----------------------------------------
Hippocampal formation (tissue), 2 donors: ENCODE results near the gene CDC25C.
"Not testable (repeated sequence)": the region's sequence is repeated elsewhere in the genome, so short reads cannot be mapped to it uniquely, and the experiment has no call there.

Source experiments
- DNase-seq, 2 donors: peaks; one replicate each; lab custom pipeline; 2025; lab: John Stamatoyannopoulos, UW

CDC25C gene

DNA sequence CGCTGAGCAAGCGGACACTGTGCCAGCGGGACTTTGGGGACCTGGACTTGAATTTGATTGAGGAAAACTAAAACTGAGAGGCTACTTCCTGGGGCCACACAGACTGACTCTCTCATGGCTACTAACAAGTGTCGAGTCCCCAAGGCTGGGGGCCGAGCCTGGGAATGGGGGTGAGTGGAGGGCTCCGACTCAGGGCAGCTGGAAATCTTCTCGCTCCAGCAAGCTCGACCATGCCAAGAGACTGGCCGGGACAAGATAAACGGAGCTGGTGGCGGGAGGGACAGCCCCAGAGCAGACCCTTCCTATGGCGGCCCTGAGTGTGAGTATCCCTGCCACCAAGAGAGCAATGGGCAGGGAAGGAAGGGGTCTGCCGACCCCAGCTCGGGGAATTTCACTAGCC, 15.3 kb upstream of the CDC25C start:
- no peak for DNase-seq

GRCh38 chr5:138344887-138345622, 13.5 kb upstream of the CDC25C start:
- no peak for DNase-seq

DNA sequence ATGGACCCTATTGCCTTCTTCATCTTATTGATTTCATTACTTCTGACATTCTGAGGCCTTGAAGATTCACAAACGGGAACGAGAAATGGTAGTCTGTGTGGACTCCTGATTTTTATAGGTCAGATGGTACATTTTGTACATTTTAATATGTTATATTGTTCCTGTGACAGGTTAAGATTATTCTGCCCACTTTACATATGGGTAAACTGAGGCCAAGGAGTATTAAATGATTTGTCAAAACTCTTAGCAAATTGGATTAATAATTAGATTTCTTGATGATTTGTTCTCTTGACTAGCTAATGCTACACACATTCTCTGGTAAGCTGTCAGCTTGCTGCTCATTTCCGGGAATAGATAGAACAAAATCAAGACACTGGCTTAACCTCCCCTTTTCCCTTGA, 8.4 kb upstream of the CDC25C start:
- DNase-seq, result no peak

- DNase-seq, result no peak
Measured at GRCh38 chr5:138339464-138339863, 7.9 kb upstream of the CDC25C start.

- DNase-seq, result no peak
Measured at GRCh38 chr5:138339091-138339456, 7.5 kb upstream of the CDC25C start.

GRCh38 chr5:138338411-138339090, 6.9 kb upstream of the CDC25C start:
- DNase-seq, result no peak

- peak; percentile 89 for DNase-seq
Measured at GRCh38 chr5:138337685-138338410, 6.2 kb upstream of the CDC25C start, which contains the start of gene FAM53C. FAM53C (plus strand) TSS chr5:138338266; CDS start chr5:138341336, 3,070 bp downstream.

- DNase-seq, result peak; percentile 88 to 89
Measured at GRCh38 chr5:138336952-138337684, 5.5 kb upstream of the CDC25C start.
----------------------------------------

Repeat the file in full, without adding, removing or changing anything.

Hippocampal formation (tissue), 2 donors: ENCODE results near the gene CDC25C.
"Not testable (repeated sequence)": the region's sequence is repeated elsewhere in the genome, so short reads cannot be mapped to it uniquely, and the experiment has no call there.

Source experiments
- DNase-seq, 2 donors: peaks; one replicate each; lab custom pipeline; 2025; lab: John Stamatoyannopoulos, UW

CDC25C gene

DNA sequence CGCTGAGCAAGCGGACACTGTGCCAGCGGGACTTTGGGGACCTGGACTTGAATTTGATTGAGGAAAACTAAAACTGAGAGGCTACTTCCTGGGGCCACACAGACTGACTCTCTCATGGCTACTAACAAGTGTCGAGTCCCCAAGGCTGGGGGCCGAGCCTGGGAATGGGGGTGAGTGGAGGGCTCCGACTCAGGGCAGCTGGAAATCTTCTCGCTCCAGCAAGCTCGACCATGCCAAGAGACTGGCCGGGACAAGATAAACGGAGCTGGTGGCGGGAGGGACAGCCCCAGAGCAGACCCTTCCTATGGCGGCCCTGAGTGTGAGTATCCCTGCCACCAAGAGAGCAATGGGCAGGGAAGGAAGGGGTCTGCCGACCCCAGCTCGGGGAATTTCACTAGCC, 15.3 kb upstream of the CDC25C start:
- no peak for DNase-seq

GRCh38 chr5:138344887-138345622, 13.5 kb upstream of the CDC25C start:
- no peak for DNase-seq

DNA sequence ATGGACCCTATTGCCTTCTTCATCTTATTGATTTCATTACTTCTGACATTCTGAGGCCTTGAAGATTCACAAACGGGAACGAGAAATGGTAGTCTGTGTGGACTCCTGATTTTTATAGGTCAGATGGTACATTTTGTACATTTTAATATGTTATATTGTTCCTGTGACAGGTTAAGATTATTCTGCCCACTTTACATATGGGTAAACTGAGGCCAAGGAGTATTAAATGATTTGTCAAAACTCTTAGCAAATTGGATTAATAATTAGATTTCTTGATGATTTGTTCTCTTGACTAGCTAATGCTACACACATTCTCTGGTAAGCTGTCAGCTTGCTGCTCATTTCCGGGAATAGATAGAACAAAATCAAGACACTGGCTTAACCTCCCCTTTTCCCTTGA, 8.4 kb upstream of the CDC25C start:
- DNase-seq, result no peak

- DNase-seq, result no peak
Measured at GRCh38 chr5:138339464-138339863, 7.9 kb upstream of the CDC25C start.

- DNase-seq, result no peak
Measured at GRCh38 chr5:138339091-138339456, 7.5 kb upstream of the CDC25C start.

GRCh38 chr5:138338411-138339090, 6.9 kb upstream of the CDC25C start:
- DNase-seq, result no peak

- peak; percentile 89 for DNase-seq
Measured at GRCh38 chr5:138337685-138338410, 6.2 kb upstream of the CDC25C start, which contains the start of gene FAM53C. FAM53C (plus strand) TSS chr5:138338266; CDS start chr5:138341336, 3,070 bp downstream.

- DNase-seq, result peak; percentile 88 to 89
Measured at GRCh38 chr5:138336952-138337684, 5.5 kb upstream of the CDC25C start.